In addition to the wealth of resident species, Dawlish Warren is also well placed to receive migrants and in the right conditions large numbers of Plutella xylostella, Nomophila noctuella and Silver Y Autographa gamma can be flushed during the day. Other migrants such as Humming-bird Hawk-moth and Convolvulus Hawk-moth Agrius convolvuli, Small Marbled Eublemma parva and Tebenna micalis have been recorded breeding.
More infrequent migrants include Ni Moth Trichoplusia ni, Vestal Rhodometra sacraria, Scarce Bordered Straw Helicoverpa armigera and Striped Hawk-moth Hyles livornica, with rarer species still including Diasemiopsis ramburialis, Spurge Hawk-moth Hyles euphorbiae and Crimson Speckled Utetheisa pulchella. Other visitors may or may not have travelled as far with Scarce Merveille du Jour Moma alpium, Double Line Mythimna turca, White Satin Moth Leucoma salicis and Water Ermine Spilosoma urticae all recorded, along with the first Devon record of Rosy Wave Scopula emutaria and the third of Elegia similella.
Despite all this there is still much to discover on site with new species recorded every year. In 2019, these included Stigmella anomalella, Phyllonorycter messaniella, P. rajella, Zelotherses paleana, Acentria ephemerella and Muslin Moth Diaphora mendica all presumably overlooked residents. Even with the relative lack of trapping in 2020, six further species have been found, including Red-tipped Clearwing, Agonopterix ocellana and Pammene aurana.
Many thanks to all those who have submitted records and photos over the years. The full species list can be found on the Dawlish Warren Recording Group website. If anyone has Dawlish Warren photos of species to illustrate the website please get in touch via [email protected]. Permission to run a light trap or pheromone lure on the Warren must first be sought from Teignbridge District Council or Dawlish Warren Golf Course.
The Devon Moth Group Annual Report for 2019 has been published and distributed to Group members. It summarises 80,000 moth records (c.17,000 for micro-moths and c.63,000 for macro-moths) for the county last year from 286 recorders. The records have been compiled and verified by the County Moth Recorder, Dr Barry Henwood, and his fantastic team: Phil Barden, Darryl Rush, Phil Dean, Kim Leaver and Bob Heckford. Four new micro-moth species were recorded in Devon during 2019: Ectoedemia heringella, Parectopa ononidis, Monochroa palustrellus and Cochylidia implicitana. In addition, the first modern day record of Small Ranunculus was made when the moth was spotted in a pedestrian subway in Exeter. All the records will be shared with the Devon Biodiversity Records Centre and the National Moth Recording Scheme run by Butterfly Conservation. Many thanks to all the recorders who submitted sightings of moths in Devon during 2019.
A new, up-dated micro-moth checklist for Devon is now available on the Devon Moth Group website. This list, expertly produced by Devon Moth Group members Stella Beavan and Bob Heckford, includes over 1,000 species of micro-moths that have been recorded in the County. It has now been updated with recently added species and changes in scientific names, and has been reordered into the correct taxonomic order according to the Agassiz, Beavan & Heckford Checklist of the Lepidoptera of the British Isles.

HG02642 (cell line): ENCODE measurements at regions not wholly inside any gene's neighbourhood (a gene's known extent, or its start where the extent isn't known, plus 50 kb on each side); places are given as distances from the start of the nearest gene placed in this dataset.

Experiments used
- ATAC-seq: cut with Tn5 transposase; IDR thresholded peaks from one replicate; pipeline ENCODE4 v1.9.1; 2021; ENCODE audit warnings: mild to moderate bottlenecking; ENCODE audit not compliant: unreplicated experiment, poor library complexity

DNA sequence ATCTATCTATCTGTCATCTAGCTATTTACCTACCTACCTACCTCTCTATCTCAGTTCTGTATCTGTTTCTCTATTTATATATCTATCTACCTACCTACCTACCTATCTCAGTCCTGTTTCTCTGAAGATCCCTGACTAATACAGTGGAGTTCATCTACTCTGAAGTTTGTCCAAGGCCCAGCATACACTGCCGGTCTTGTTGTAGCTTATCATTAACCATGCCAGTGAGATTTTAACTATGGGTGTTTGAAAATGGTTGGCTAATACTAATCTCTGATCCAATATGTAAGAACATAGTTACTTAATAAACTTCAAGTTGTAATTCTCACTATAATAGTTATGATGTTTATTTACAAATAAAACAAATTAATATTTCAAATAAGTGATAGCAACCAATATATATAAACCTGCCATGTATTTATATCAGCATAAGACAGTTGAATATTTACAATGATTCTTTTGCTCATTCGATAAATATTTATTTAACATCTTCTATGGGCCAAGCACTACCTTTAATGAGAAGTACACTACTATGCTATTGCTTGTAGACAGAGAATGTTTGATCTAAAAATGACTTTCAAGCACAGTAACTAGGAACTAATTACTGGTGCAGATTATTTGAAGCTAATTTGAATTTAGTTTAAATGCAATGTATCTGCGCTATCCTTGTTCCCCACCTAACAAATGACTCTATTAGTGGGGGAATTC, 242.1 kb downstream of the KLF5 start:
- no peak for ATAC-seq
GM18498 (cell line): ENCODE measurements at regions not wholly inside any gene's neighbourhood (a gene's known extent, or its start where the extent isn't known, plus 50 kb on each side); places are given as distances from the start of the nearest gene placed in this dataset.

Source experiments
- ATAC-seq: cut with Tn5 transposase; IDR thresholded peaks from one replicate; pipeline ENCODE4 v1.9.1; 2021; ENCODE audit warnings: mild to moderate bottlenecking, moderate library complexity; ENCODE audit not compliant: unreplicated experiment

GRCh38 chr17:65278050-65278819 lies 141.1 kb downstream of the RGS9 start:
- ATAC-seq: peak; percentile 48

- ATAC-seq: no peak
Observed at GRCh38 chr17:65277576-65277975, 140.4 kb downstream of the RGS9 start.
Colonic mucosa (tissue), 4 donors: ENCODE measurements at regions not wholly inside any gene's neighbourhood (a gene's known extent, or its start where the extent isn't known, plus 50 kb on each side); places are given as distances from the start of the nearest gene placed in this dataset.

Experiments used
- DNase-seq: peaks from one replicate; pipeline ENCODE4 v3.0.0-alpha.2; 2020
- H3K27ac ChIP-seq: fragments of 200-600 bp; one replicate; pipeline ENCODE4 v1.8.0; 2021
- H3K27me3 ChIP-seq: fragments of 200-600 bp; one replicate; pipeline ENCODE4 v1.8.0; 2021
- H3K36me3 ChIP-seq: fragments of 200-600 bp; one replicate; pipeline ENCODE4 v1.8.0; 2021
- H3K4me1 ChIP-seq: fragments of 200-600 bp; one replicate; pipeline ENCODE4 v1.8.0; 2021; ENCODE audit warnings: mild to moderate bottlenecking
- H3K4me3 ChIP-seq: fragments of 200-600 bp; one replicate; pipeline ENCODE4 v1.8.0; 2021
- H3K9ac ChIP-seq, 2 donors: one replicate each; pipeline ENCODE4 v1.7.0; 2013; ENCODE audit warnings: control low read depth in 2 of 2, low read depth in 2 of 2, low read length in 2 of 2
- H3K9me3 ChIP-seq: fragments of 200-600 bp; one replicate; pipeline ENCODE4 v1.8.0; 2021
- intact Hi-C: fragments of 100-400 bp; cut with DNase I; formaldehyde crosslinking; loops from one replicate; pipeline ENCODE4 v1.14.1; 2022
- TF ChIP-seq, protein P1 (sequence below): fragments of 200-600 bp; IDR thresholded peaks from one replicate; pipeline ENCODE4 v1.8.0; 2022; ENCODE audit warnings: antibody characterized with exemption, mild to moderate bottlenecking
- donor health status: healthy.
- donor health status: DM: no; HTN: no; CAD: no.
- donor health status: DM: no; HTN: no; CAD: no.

The list provides a fantastic resource for anyone recording moths in Devon and DMG is extremely grateful to Stella and Bob for all their hard work creating, revising and maintaining it.
Devon Moth Group is celebrating the collection of one million moth sightings across the county.
The Group, which collects and checks all sightings of moths and their caterpillars reported in the county, has amassed the impressive total since its formation in 1997. The records date back to the mid-19th century and provide a long-term view of the changing wildlife of Devon.
The landmark millionth record was of a V-Pug, a small green moth with a characteristic black v-shaped mark on its wings, which was spotted by Devon Moth Group member Kevin Johns in his Newton Abbot garden.
V-Pug (Phil Dean)
Moth recording plays an important role in conservation as the information gathered shows which species are flourishing and which are in danger. The sightings then identify parts of Devon where threatened and declining moths still remain so that conservation action can be targeted effectively. All of the records gathered are shared with the Devon Biodiversity Records Centre, Devon Wildlife Trust and the UK-wide National Moth Recording Scheme.
Around 1,700 moth species have been recorded in Devon, some two-thirds of the total for Britain. These include nationally important species such as the rare Scarce Blackneck, Beautiful Gothic and Devonshire Wainscot.